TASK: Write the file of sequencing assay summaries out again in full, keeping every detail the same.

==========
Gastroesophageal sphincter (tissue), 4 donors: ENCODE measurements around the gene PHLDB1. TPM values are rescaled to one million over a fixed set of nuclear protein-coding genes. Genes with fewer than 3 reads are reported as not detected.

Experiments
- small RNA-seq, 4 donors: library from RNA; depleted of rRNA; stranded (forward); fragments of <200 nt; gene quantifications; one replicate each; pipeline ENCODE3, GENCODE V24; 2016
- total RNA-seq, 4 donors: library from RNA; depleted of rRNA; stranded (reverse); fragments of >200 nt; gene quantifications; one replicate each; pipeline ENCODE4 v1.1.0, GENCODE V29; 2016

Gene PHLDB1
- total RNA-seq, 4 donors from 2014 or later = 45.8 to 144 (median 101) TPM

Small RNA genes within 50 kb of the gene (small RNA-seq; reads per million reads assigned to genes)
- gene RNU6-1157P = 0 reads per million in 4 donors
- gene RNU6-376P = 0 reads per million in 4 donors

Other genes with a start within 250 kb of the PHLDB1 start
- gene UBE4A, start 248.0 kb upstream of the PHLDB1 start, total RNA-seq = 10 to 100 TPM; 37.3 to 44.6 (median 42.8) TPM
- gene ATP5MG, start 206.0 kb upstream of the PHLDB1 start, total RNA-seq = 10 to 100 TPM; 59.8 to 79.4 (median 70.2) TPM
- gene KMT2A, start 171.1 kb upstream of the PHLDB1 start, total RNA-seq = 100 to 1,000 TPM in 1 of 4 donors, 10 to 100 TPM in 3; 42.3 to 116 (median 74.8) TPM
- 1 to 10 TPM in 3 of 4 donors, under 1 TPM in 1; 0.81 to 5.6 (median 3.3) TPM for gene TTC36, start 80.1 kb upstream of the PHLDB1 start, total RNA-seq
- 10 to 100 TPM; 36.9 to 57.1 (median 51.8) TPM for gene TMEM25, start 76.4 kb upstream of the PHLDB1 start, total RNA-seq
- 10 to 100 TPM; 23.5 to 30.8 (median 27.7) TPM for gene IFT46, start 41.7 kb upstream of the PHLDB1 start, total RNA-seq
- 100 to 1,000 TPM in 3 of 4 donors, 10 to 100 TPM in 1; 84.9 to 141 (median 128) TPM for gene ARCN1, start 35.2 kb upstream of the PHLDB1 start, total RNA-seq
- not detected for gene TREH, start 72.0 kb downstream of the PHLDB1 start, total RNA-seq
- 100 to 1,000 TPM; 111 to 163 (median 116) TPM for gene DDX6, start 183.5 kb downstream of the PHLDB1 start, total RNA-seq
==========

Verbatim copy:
Gastroesophageal sphincter (tissue), 4 donors: ENCODE measurements around the gene PHLDB1. TPM values are rescaled to one million over a fixed set of nuclear protein-coding genes. Genes with fewer than 3 reads are reported as not detected.

Experiments
- small RNA-seq, 4 donors: library from RNA; depleted of rRNA; stranded (forward); fragments of <200 nt; gene quantifications; one replicate each; pipeline ENCODE3, GENCODE V24; 2016
- total RNA-seq, 4 donors: library from RNA; depleted of rRNA; stranded (reverse); fragments of >200 nt; gene quantifications; one replicate each; pipeline ENCODE4 v1.1.0, GENCODE V29; 2016

Gene PHLDB1
- total RNA-seq, 4 donors from 2014 or later = 45.8 to 144 (median 101) TPM

Small RNA genes within 50 kb of the gene (small RNA-seq; reads per million reads assigned to genes)
- gene RNU6-1157P = 0 reads per million in 4 donors
- gene RNU6-376P = 0 reads per million in 4 donors

Other genes with a start within 250 kb of the PHLDB1 start
- gene UBE4A, start 248.0 kb upstream of the PHLDB1 start, total RNA-seq = 10 to 100 TPM; 37.3 to 44.6 (median 42.8) TPM
- gene ATP5MG, start 206.0 kb upstream of the PHLDB1 start, total RNA-seq = 10 to 100 TPM; 59.8 to 79.4 (median 70.2) TPM
- gene KMT2A, start 171.1 kb upstream of the PHLDB1 start, total RNA-seq = 100 to 1,000 TPM in 1 of 4 donors, 10 to 100 TPM in 3; 42.3 to 116 (median 74.8) TPM
- 1 to 10 TPM in 3 of 4 donors, under 1 TPM in 1; 0.81 to 5.6 (median 3.3) TPM for gene TTC36, start 80.1 kb upstream of the PHLDB1 start, total RNA-seq
- 10 to 100 TPM; 36.9 to 57.1 (median 51.8) TPM for gene TMEM25, start 76.4 kb upstream of the PHLDB1 start, total RNA-seq
- 10 to 100 TPM; 23.5 to 30.8 (median 27.7) TPM for gene IFT46, start 41.7 kb upstream of the PHLDB1 start, total RNA-seq
- 100 to 1,000 TPM in 3 of 4 donors, 10 to 100 TPM in 1; 84.9 to 141 (median 128) TPM for gene ARCN1, start 35.2 kb upstream of the PHLDB1 start, total RNA-seq
- not detected for gene TREH, start 72.0 kb downstream of the PHLDB1 start, total RNA-seq
- 100 to 1,000 TPM; 111 to 163 (median 116) TPM for gene DDX6, start 183.5 kb downstream of the PHLDB1 start, total RNA-seq